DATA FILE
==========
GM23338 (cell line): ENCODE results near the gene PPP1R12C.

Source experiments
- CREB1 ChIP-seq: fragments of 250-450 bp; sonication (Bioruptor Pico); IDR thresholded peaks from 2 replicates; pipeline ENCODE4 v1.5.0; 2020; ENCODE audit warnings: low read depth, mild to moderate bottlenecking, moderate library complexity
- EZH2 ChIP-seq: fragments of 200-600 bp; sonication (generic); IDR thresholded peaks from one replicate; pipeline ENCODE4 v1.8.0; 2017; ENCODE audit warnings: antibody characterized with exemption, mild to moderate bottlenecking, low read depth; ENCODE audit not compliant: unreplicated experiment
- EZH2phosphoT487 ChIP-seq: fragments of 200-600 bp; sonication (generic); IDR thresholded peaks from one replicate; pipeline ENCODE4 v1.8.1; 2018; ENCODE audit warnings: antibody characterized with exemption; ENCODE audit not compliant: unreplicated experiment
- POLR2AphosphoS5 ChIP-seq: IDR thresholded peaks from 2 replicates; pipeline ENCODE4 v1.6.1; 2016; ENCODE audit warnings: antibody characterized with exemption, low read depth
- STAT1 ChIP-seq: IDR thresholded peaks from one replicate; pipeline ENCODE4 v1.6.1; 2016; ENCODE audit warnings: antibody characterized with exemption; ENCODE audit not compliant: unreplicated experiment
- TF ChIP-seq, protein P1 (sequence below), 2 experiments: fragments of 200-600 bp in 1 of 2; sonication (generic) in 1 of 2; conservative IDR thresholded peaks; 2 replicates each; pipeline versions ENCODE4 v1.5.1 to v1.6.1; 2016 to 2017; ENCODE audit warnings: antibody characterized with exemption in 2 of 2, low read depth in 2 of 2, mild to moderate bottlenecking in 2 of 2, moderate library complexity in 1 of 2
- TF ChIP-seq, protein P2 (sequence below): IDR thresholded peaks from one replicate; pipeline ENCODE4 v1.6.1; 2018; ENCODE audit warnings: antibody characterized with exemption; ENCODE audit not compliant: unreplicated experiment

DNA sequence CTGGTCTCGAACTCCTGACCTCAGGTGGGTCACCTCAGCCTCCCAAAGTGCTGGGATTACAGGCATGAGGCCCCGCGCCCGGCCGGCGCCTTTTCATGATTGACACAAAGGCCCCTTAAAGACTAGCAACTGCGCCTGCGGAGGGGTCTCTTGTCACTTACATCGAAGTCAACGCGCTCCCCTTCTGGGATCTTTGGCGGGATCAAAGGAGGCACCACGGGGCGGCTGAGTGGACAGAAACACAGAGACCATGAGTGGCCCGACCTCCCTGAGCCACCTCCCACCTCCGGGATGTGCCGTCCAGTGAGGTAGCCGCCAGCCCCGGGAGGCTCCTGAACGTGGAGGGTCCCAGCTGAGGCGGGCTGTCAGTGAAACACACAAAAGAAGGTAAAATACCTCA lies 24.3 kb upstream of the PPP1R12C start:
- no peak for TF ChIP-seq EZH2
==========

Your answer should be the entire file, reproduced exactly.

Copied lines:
GM23338 (cell line): ENCODE results near the gene PPP1R12C.

Source experiments
- CREB1 ChIP-seq: fragments of 250-450 bp; sonication (Bioruptor Pico); IDR thresholded peaks from 2 replicates; pipeline ENCODE4 v1.5.0; 2020; ENCODE audit warnings: low read depth, mild to moderate bottlenecking, moderate library complexity
- EZH2 ChIP-seq: fragments of 200-600 bp; sonication (generic); IDR thresholded peaks from one replicate; pipeline ENCODE4 v1.8.0; 2017; ENCODE audit warnings: antibody characterized with exemption, mild to moderate bottlenecking, low read depth; ENCODE audit not compliant: unreplicated experiment
- EZH2phosphoT487 ChIP-seq: fragments of 200-600 bp; sonication (generic); IDR thresholded peaks from one replicate; pipeline ENCODE4 v1.8.1; 2018; ENCODE audit warnings: antibody characterized with exemption; ENCODE audit not compliant: unreplicated experiment
- POLR2AphosphoS5 ChIP-seq: IDR thresholded peaks from 2 replicates; pipeline ENCODE4 v1.6.1; 2016; ENCODE audit warnings: antibody characterized with exemption, low read depth
- STAT1 ChIP-seq: IDR thresholded peaks from one replicate; pipeline ENCODE4 v1.6.1; 2016; ENCODE audit warnings: antibody characterized with exemption; ENCODE audit not compliant: unreplicated experiment
- TF ChIP-seq, protein P1 (sequence below), 2 experiments: fragments of 200-600 bp in 1 of 2; sonication (generic) in 1 of 2; conservative IDR thresholded peaks; 2 replicates each; pipeline versions ENCODE4 v1.5.1 to v1.6.1; 2016 to 2017; ENCODE audit warnings: antibody characterized with exemption in 2 of 2, low read depth in 2 of 2, mild to moderate bottlenecking in 2 of 2, moderate library complexity in 1 of 2
- TF ChIP-seq, protein P2 (sequence below): IDR thresholded peaks from one replicate; pipeline ENCODE4 v1.6.1; 2018; ENCODE audit warnings: antibody characterized with exemption; ENCODE audit not compliant: unreplicated experiment

DNA sequence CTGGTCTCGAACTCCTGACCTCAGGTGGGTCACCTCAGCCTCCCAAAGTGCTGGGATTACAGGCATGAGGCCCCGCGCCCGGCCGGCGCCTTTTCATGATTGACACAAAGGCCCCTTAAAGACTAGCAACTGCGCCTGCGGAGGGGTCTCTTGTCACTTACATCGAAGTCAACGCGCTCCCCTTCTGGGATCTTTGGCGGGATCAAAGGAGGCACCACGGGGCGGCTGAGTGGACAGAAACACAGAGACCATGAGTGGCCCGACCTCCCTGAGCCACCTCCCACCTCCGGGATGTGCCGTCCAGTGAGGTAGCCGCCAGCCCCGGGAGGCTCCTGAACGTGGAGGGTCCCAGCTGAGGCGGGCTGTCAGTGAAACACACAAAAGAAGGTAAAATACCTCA lies 24.3 kb upstream of the PPP1R12C start:
- no peak for TF ChIP-seq EZH2